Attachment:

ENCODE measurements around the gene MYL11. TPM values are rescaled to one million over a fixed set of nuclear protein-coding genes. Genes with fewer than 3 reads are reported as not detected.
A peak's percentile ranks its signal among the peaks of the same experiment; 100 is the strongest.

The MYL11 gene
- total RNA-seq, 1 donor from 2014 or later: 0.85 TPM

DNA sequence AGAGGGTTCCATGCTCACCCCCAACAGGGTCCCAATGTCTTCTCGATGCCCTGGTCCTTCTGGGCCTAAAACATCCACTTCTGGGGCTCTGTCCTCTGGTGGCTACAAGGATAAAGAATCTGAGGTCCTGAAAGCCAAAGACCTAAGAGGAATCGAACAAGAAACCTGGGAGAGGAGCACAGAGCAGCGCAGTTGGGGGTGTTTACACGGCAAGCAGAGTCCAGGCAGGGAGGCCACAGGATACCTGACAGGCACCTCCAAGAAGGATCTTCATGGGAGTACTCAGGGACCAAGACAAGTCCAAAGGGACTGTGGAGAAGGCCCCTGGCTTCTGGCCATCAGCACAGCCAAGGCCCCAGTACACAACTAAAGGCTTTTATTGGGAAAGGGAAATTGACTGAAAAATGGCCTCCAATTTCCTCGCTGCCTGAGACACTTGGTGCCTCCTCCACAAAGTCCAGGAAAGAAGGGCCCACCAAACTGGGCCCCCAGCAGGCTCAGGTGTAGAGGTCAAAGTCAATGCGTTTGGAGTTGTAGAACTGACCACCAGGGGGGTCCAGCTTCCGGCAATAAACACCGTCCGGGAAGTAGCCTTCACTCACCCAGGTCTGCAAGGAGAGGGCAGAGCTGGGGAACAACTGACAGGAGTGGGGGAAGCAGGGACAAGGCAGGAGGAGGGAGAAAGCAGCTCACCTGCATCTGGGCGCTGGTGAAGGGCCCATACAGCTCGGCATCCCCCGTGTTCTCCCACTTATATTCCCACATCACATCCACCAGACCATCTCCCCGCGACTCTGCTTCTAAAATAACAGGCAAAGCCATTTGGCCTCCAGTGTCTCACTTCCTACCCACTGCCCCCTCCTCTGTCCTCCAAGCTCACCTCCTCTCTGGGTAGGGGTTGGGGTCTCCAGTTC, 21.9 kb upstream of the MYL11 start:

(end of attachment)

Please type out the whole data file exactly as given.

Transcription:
ENCODE measurements around the gene MYL11. TPM values are rescaled to one million over a fixed set of nuclear protein-coding genes. Genes with fewer than 3 reads are reported as not detected.
A peak's percentile ranks its signal among the peaks of the same experiment; 100 is the strongest.

The MYL11 gene
- total RNA-seq, 1 donor from 2014 or later: 0.85 TPM

DNA sequence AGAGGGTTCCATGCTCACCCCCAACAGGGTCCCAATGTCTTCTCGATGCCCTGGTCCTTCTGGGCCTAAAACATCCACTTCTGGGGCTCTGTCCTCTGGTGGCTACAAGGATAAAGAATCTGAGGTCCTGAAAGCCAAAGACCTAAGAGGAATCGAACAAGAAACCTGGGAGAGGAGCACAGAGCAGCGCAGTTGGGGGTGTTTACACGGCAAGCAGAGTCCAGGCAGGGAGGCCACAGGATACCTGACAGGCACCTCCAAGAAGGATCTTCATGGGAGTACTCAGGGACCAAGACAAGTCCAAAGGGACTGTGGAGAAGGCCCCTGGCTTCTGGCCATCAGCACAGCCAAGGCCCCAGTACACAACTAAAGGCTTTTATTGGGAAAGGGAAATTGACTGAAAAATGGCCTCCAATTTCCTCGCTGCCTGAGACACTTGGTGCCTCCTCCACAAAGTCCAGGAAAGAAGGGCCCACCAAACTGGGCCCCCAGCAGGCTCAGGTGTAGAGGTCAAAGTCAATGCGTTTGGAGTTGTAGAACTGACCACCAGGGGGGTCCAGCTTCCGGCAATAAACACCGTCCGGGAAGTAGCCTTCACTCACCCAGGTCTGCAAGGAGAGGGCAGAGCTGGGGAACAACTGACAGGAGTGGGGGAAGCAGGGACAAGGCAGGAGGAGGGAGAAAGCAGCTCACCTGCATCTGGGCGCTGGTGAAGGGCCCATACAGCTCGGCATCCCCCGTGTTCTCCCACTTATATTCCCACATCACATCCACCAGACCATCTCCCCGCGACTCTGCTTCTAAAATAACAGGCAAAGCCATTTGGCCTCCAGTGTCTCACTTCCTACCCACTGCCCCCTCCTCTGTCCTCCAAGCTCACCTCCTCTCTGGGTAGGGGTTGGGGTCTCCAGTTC, 21.9 kb upstream of the MYL11 start: